You started a business to stop trading time for money.
You wanted a way to scale: to earn more money in less time. And you were willing to trade less money and more time up front to reach that goal eventually.
So why doesn’t it seem any closer?
In this series, I’m going to teach you how to maximize your return on your investment in your gym: both your financial investment and your time investment.
First, I’m going to give you a tool to measure your success as an entrepreneur (it’s simple, and I use it every week).
Then I’m going to give you 10 ways to improve your return on investment (ROI) and 10 ways to improve your return on time (ROT). As you’re planning for 2021, I hope these two lists can give you a clear path forward.
Are You a Successful Entrepreneur?
First: the tool.
Your measure of success as an entrepreneur is the value your business creates for your lifestyle.
The value of your entrepreneurial skill is measured by a very simple equation: effective hourly rate, or EHR. Your effective hourly rate is determined by dividing the time you spend into the money you earn.
EHR = $ / T
Now, before you say “I’m not in this for the money, Coop!” think about this:
You started coaching people with a noble purpose—to save their lives, to reduce comorbidities, or, just (like me) to give people confidence. You found happiness and health through fitness, and you wanted to share it with them. Bravo!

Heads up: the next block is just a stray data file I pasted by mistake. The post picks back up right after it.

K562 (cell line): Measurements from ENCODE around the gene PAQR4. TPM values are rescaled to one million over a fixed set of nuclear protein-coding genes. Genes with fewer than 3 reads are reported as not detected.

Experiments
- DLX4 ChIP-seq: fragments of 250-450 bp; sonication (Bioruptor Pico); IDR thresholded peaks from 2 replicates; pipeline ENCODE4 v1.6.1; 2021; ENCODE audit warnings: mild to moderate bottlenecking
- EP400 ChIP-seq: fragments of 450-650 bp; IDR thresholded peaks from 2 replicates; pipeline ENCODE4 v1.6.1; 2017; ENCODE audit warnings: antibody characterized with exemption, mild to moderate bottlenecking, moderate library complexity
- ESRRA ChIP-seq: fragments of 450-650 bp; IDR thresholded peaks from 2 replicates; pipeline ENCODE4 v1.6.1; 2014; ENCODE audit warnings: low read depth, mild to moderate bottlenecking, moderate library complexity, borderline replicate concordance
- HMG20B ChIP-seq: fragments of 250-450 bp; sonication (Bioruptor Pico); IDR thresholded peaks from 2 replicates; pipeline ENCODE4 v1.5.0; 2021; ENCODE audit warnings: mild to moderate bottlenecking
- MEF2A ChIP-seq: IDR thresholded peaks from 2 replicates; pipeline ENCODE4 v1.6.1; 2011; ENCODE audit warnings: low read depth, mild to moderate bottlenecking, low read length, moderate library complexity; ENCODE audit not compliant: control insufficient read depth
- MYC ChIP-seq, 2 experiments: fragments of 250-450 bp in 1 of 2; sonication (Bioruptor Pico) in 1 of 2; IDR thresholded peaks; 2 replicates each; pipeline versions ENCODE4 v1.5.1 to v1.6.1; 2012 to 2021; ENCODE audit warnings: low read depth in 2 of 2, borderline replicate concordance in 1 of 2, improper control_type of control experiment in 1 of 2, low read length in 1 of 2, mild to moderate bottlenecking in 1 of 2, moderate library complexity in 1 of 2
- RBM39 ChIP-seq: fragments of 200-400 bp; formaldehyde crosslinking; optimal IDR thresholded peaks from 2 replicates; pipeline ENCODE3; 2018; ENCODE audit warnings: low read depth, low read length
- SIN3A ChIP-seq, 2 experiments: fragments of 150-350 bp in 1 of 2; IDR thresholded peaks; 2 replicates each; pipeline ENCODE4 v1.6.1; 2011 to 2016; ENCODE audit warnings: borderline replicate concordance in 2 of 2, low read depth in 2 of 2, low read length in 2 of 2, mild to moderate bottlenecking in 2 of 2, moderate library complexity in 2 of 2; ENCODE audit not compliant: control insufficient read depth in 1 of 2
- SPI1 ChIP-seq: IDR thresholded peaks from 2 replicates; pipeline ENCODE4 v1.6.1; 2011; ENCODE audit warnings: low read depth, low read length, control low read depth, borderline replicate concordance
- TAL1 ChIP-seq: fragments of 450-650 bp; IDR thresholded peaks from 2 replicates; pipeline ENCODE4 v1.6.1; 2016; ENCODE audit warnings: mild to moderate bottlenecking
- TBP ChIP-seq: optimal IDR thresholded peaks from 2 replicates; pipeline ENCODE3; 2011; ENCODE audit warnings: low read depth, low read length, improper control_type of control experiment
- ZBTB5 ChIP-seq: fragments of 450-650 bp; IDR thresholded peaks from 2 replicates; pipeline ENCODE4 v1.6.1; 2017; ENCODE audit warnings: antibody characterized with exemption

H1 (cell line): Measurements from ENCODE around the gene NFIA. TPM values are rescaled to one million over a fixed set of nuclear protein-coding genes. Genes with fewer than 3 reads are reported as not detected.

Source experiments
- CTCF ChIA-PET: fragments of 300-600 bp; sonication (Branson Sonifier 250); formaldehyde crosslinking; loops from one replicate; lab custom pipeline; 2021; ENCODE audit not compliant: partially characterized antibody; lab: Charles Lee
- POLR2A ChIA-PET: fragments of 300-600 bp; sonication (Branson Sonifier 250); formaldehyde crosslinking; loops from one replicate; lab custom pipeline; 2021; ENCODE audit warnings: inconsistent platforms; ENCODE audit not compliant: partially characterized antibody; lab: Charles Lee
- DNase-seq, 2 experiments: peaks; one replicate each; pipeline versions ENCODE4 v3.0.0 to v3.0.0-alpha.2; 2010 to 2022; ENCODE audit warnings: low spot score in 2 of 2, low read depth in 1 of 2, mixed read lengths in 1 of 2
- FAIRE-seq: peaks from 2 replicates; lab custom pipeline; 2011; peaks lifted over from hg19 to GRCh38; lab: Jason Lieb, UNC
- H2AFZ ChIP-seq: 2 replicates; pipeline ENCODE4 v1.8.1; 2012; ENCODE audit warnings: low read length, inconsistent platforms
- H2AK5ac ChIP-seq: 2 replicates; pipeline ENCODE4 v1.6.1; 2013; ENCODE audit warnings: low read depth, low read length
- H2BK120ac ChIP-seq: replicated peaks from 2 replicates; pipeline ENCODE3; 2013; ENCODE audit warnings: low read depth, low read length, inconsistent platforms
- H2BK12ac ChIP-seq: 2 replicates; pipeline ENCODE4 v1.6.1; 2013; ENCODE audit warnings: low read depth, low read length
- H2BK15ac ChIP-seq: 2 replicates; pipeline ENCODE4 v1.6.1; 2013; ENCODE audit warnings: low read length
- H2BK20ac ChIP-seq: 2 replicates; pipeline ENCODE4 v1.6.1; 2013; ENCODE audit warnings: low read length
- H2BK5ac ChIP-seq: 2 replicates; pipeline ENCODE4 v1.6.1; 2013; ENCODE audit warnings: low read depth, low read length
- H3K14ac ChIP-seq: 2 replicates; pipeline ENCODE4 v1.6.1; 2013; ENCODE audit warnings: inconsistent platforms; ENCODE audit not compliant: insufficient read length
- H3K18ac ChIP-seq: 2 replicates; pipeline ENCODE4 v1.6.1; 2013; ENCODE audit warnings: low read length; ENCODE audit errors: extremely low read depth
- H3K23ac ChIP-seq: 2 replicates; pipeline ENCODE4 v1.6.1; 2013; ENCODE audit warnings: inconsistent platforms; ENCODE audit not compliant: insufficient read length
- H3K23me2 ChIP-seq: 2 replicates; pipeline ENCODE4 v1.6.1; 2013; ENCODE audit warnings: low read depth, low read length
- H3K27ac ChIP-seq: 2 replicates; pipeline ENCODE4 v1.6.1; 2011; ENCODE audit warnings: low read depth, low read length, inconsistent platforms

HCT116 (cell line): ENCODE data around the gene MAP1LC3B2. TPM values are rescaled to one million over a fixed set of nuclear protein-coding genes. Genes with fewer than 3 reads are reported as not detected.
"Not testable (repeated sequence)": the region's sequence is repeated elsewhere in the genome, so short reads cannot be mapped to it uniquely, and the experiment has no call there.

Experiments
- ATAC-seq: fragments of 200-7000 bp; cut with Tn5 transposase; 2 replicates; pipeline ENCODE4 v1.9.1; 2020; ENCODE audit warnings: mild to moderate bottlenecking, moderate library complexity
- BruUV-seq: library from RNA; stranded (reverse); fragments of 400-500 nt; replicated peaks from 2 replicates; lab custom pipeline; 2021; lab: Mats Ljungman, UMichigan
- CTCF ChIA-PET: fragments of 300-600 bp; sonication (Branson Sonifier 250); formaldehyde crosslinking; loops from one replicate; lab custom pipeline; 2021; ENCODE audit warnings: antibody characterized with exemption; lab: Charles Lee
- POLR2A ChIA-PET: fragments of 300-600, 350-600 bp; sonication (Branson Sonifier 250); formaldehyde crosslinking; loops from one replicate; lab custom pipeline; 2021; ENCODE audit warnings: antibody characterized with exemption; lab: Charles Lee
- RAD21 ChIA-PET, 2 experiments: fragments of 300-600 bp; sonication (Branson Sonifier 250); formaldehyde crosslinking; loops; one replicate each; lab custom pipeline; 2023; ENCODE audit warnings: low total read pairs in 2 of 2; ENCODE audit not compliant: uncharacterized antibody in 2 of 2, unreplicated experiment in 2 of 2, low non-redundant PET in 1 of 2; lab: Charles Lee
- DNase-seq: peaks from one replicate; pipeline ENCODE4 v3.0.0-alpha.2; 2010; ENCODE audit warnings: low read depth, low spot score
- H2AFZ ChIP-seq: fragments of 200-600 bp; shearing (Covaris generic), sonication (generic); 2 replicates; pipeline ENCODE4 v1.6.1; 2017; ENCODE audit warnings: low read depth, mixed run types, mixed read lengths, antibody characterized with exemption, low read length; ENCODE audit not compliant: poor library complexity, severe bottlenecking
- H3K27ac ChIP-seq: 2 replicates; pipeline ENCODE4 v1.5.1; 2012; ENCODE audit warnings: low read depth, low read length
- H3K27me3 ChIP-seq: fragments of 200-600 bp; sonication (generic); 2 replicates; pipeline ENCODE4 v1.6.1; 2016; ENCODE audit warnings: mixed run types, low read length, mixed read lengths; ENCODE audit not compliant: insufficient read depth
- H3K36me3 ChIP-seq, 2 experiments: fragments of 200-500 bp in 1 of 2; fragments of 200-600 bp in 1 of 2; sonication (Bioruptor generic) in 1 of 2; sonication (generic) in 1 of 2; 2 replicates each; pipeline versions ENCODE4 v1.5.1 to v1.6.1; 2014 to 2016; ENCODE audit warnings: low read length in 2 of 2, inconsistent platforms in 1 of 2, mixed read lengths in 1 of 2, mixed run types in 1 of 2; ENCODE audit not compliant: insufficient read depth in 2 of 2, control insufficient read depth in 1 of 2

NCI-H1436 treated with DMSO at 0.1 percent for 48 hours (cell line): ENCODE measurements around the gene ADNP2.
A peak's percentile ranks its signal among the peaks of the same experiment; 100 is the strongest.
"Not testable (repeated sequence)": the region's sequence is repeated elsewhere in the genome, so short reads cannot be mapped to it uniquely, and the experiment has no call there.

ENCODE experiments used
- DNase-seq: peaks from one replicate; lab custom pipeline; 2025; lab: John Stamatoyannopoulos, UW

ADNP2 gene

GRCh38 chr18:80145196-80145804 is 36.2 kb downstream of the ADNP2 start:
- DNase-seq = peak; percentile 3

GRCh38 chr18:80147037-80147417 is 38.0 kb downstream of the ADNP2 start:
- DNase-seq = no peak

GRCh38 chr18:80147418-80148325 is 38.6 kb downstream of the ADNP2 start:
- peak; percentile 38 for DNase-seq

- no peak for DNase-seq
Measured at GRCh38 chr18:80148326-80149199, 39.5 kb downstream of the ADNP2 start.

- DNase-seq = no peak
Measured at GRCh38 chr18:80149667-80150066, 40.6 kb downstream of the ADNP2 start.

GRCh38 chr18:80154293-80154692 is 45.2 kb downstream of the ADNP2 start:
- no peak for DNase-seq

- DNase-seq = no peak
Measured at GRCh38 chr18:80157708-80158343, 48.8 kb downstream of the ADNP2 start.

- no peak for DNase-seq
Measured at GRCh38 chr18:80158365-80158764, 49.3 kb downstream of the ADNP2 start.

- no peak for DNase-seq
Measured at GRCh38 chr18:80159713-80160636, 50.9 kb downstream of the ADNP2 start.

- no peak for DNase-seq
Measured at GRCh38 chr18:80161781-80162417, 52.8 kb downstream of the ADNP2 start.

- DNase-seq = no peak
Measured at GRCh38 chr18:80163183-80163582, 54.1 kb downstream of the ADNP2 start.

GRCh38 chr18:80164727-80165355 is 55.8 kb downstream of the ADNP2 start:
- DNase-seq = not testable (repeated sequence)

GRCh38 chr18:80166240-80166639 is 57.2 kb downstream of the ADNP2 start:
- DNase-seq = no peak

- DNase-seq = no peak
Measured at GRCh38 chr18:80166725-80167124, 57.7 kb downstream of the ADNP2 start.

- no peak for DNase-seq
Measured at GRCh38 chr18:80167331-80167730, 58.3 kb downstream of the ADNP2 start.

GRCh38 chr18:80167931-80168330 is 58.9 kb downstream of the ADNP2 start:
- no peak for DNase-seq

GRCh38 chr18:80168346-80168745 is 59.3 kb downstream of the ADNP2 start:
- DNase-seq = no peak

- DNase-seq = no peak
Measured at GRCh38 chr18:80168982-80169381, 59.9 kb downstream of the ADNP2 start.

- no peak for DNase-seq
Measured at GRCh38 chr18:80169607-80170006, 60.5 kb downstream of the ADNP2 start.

But that’s not why you started a business. After all, you can help people while working for someone else. You can change lives and teach the squat and get paid an hourly rate in thousands of gyms around the world.
You started a business to scale your care and to scale your time and money.
Maybe you like being your own boss (you have the freedom of time or money). Maybe you just hate working for someone else (they control your time and money). Maybe you like controlling your own destiny, figuring it all out, having the freedom to fail. Whatever your exact reason for starting a business, your goal is still the freedom of time and money.
Entrepreneurs are more or less successful depending on their EHRs.
A very high EHR means you’re wealthy: You have total freedom of time and more money than you need.
A very low EHR means you’re desperate: You work too much for too little and you’re at risk of going to zero.
Effective Hourly Rates for Gym Owners
What should your EHR be as a gym owner?
Well, it should be higher than what you’d earn as a personal trainer or as your highest-paid group coach. Because there’s no sense taking on the risks and stresses of entrepreneurship if you can create more freedom by working for someone else, right?
So if I could charge $70 per hour for personal training or nutrition coaching, then my EHR as a gym owner should be higher than $70.
A couple of notes on the EHR equation:
$: You must calculate the net benefit you receive from the business, not just what’s on your check. If the business pays for your cell phone or your daily coffee or your supplements, include that in your income.
T: You must count all hours worked on your business, even if you’re getting up early on Sunday morning to blog. Even if you love the work (as I definitely do!), it’s still work. You have to be honest with yourself.
Finally, it’s most important that your EHR improves over time. My mentor improves my EHR by keeping me focused, but most mentors start by improving a gym owner’s EHR by making them more money. The equation works both ways.
In the next post in this series: how to improve your return on investment (ROI).